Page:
Some users of Amazon Web Services have noticed their cloud server instances slowing down after applying security patches that tackle Intel’s Meltdown security vulnerability.

The security fixes move the operating system kernel into its own separate virtual memory space, which can slow down the system. It remains unclear how widespread such performance degradation is.

Slow your horses

“Immediately following the reboot my server running on this instance started to suffer from CPU stress,” one admin said in an AWS discussion thread first spotted by The Register, where users shared tales of the impact.

“Looking at CPU stats there was a very clear change in daily CPU usage pattern, despite continuing normal traffic to my server. I performed extensive review of what might have changed on my server configuration but drew a complete blank - configuration of the server did not change.”

The admin also shared an image of the sudden change in CPU usage:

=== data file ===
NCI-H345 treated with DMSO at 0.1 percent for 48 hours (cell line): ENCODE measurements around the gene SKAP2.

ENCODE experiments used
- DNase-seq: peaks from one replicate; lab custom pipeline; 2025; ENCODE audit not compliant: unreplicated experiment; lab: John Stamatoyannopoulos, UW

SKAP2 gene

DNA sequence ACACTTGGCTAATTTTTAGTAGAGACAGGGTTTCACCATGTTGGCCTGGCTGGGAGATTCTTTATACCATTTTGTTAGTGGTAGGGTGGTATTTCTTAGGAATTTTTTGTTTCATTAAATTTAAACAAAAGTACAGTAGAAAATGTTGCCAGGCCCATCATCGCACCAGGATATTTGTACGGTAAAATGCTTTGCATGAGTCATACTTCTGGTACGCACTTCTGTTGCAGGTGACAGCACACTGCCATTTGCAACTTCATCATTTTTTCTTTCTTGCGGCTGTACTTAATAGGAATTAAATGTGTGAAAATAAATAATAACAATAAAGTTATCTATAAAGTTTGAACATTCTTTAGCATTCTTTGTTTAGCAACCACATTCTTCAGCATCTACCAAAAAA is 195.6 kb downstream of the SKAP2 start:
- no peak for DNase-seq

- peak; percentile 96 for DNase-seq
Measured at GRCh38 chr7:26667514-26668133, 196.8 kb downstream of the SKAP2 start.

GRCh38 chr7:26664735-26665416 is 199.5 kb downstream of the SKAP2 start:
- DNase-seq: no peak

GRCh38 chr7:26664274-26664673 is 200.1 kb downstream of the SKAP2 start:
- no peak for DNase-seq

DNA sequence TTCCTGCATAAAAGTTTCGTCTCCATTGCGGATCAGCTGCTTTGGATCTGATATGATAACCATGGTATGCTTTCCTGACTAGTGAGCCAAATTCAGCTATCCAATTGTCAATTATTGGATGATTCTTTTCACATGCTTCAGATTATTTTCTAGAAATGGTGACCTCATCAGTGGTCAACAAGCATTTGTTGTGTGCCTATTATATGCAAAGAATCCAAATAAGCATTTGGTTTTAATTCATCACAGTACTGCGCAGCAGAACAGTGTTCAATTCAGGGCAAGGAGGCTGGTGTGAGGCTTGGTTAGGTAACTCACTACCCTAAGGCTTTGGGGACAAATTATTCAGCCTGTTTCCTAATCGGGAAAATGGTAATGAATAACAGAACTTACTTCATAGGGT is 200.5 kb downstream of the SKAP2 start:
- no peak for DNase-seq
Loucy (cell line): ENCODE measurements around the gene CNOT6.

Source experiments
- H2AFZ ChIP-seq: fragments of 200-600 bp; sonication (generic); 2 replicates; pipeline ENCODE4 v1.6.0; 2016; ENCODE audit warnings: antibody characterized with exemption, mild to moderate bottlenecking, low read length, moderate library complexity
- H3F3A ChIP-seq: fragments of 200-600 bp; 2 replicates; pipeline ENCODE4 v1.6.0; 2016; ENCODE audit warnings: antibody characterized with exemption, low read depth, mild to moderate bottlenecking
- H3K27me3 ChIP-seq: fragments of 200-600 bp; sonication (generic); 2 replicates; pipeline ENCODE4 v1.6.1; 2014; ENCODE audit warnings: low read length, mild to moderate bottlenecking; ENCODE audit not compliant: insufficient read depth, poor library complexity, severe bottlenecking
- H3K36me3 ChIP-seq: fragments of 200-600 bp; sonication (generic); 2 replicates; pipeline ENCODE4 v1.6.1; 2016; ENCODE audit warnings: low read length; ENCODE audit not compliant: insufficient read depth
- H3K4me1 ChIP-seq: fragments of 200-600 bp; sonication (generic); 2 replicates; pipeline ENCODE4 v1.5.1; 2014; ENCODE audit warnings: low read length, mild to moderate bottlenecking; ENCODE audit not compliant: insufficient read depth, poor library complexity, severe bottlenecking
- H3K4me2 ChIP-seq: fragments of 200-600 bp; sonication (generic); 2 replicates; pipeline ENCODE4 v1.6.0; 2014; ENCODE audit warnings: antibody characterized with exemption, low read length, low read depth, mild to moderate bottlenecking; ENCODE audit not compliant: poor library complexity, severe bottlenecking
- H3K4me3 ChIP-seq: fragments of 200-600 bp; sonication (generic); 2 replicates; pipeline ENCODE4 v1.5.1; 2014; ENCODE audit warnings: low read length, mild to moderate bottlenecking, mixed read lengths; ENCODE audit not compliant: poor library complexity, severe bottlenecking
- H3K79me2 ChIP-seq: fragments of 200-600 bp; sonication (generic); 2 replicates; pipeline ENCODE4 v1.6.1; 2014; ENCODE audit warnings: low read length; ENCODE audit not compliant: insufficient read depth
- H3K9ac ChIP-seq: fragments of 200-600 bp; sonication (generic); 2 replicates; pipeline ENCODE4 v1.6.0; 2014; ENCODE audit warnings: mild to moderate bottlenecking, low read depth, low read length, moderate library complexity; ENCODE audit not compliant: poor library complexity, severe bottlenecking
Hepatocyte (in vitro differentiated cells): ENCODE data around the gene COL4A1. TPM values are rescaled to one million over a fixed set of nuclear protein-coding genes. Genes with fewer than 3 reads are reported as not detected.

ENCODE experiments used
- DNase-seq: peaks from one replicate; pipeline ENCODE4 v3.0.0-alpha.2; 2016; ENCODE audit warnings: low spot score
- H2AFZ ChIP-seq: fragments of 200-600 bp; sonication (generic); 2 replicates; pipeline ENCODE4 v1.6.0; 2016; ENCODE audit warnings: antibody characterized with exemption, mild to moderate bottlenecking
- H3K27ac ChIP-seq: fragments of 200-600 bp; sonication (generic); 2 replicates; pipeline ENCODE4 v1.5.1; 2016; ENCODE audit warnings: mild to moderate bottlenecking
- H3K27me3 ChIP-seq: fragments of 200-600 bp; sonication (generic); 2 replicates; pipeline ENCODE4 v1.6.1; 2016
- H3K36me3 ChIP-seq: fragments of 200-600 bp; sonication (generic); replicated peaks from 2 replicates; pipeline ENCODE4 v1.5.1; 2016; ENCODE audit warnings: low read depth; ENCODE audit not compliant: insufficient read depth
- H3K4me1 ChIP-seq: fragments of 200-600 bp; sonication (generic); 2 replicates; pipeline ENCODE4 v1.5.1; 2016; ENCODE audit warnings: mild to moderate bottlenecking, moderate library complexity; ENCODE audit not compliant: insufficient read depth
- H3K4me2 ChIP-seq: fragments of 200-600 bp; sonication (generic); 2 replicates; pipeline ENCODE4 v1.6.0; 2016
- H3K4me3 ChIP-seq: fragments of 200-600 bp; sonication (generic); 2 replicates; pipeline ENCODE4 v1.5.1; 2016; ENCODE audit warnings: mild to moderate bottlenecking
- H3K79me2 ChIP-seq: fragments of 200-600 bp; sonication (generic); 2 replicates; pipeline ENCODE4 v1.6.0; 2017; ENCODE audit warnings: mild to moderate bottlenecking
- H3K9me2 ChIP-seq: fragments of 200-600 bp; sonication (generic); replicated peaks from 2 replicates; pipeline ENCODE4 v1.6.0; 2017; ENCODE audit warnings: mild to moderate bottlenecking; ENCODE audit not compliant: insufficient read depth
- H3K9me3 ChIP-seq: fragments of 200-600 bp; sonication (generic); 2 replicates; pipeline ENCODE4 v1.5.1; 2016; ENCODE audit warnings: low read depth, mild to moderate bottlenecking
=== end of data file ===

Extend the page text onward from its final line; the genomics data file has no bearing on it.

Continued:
AWS impact
– ajnaware

Another admin, sfdanb, concurred: “We are experiencing the same thing across all roles in our fleet.”

Yet another said: “Our paravirtual c3 was crippled by the update, but our HVM lost 30 performance of its performance overnight too. I also appreciate that this is not Amazon’s fault. But some prior warning that instances would lose performance on certain dates was necessary so we could take pre-emptive action. Instead we had to put up with the crisis we had this morning due to Amazon’s silence.”

An AWS support employee confirmed that “the update that is being applied to a portion of EC2 instances can, in some corner cases, require additional CPU resources.”

While we are reporting on AWS complaints here, it is important to note that this is an industry-wide issue, with Google Cloud Platform, Microsoft Azure and others rolling out updates that may impact performance - depending on the type of workload.